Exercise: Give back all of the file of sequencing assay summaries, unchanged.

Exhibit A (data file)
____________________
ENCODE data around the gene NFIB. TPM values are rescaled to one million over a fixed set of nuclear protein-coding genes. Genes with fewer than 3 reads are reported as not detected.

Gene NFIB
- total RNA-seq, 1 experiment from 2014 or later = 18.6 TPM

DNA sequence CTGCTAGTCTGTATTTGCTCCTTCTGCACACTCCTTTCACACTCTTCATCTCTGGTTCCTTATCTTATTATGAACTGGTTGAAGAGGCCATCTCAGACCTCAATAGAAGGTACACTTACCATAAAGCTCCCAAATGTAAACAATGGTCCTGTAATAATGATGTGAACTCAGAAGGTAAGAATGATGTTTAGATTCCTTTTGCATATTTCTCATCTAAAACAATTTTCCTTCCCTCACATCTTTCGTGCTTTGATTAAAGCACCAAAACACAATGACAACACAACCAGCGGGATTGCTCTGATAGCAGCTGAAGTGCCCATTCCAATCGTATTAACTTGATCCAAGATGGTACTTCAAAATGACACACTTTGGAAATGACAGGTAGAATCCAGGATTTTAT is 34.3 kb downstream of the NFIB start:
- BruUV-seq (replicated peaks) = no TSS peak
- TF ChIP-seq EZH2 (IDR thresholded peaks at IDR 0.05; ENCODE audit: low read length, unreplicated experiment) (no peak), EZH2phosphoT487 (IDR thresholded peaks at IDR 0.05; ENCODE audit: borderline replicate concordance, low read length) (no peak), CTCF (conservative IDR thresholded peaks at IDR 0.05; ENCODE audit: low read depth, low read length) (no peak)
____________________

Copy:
ENCODE data around the gene NFIB. TPM values are rescaled to one million over a fixed set of nuclear protein-coding genes. Genes with fewer than 3 reads are reported as not detected.

Gene NFIB
- total RNA-seq, 1 experiment from 2014 or later = 18.6 TPM

DNA sequence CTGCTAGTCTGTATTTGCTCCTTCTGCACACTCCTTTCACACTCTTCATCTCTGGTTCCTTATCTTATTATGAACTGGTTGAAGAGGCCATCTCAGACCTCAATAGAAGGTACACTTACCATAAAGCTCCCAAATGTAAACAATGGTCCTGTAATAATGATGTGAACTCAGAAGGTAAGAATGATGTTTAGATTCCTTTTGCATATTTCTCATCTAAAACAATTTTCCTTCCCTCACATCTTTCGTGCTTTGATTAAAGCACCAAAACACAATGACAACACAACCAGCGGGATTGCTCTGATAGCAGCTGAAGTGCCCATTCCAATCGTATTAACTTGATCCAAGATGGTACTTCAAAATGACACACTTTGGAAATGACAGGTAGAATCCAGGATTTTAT is 34.3 kb downstream of the NFIB start:
- BruUV-seq (replicated peaks) = no TSS peak
- TF ChIP-seq EZH2 (IDR thresholded peaks at IDR 0.05; ENCODE audit: low read length, unreplicated experiment) (no peak), EZH2phosphoT487 (IDR thresholded peaks at IDR 0.05; ENCODE audit: borderline replicate concordance, low read length) (no peak), CTCF (conservative IDR thresholded peaks at IDR 0.05; ENCODE audit: low read depth, low read length) (no peak)